Cinema Review: Tim's Vermeer | Under the Radar - Music Magazine
Wednesday, September 30th, 2020  

Tim’s Vermeer

Studio: Sony Pictures Classics
Directed by Teller

Jan 30, 2014 Web Exclusive
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Tim Jenison, inventor and founder of technology company NewTek, has built his career and wealth in computer-based video imaging software. He has a keen eye for anything visual and, as a perceptive thinker, found himself drawn to the amazingly life-like paintings of 17th Century Dutch Master Johannes Vermeer. Inspired, intrigued, and captivated by such iconic works as “Girl With A Pearl Earring,” “The Kitchen Maid,” and “The Music Lesson,” Jenison studies Vermeer’s masterpieces and comes to believe Vermeer approached them not via the traditional process of sketching, then painting, but rather through technological innovation. Over the course of four years, Jenison sets out to prove his point by recreating the location of Vermeer’s “The Music Lesson,” building a light-refracting device of the kind Vermeer would have had access to, and replicating the famed painting.

Jenison is as engaging a subject as one could hope for in any documentary. His excitement at the prospect of what he’s doing is contagious, and while he is a lofty thinker, both his rudimentary clarifications and the film’s handy and timely CGI explanations make the science and math behind Vermeer’s (and Jenison’s) approach easy to follow. The film affords us a great front row seat to Jenison’s process, escorting us from the moment of inception, through the building of the doppelganger Vermeer studio, to the ultimate recreation of the painting itself. Director Teller (yes, of Penn – who is featured – and Teller) manages to keep the subject thoroughly engaging, even when Jenison himself is tiring of painting after more than 120 days, and sojourns to LA and England to get second opinions from other artists and professors, who offer lively and often humorous breaks from the work Jenison is doing in his lab.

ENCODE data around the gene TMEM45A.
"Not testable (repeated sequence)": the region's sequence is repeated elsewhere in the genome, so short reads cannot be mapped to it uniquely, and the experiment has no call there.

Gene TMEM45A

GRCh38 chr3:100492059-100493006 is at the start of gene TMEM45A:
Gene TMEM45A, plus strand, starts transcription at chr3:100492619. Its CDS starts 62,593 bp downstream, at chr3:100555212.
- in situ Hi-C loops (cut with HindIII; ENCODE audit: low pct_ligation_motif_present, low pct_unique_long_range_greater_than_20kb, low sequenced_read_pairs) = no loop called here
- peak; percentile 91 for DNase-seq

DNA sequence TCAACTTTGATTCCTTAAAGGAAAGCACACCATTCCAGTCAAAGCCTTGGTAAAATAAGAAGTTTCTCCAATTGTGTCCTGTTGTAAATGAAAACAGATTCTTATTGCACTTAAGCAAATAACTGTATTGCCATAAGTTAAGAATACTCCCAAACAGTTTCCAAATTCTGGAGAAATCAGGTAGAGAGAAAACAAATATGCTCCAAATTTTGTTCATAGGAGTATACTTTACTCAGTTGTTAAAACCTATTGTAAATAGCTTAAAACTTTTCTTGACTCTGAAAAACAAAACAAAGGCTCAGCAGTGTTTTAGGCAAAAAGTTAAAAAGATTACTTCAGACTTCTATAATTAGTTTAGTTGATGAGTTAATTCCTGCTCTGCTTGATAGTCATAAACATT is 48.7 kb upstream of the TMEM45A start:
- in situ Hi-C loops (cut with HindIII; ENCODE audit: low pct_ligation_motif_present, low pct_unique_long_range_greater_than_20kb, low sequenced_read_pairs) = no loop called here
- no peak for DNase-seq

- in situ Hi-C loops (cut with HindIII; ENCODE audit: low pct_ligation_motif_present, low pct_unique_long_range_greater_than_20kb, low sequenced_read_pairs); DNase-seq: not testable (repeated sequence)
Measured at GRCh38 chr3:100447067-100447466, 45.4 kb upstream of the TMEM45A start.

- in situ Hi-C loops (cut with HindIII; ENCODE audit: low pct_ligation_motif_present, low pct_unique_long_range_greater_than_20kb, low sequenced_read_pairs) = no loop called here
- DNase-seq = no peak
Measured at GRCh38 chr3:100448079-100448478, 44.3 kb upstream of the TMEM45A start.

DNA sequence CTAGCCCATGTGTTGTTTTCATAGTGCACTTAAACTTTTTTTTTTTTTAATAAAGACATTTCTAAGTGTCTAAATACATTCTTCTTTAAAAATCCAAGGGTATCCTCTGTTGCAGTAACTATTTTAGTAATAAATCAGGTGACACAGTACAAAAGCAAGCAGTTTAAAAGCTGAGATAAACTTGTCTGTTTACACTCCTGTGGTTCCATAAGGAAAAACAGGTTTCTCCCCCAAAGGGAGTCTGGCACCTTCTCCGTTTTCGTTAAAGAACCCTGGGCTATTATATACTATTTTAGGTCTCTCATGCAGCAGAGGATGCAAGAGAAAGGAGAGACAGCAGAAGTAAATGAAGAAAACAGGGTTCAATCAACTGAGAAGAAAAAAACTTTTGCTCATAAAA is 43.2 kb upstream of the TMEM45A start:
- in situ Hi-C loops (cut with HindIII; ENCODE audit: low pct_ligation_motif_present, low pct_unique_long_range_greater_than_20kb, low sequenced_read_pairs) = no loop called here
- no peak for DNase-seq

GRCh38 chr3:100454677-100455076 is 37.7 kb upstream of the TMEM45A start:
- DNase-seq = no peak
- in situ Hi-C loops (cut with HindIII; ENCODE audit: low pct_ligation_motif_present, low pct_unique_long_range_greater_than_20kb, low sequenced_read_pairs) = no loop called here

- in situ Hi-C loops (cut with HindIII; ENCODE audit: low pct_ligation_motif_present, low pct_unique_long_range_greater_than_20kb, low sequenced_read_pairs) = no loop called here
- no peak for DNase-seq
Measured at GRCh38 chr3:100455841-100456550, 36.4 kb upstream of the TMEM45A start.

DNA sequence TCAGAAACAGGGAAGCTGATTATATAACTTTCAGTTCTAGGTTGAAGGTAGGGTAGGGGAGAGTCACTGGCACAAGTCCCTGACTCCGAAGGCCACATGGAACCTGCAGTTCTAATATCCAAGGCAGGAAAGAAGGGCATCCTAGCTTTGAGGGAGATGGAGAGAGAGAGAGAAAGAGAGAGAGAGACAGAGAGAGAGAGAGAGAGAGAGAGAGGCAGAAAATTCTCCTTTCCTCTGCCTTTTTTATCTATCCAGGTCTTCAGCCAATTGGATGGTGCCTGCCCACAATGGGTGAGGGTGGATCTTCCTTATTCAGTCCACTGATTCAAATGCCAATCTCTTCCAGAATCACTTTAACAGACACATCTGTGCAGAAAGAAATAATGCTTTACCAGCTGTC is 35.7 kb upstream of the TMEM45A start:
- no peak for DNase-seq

Tim’s Vermeer refers not just to the replica Vermeer he seeks to paint, but to his understanding of who Vermeer was and how he accomplished his work. Vermeer, says Jenison, was a brilliant technologist (which in no way belittles his skill as an artist). Jenison, for what it’s worth, does not consider himself an artist in the slightest, yet what he is able to do begs one to consider where that line is drawn. Tim’s Vermeer ought to please anyone with a creative, inventive, or inquisitive mind.

Author rating: 6.5/10

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Nicole Belanger
January 31st 2014

Thank you for this mind boggling work…hope I have acces to your film in Canada!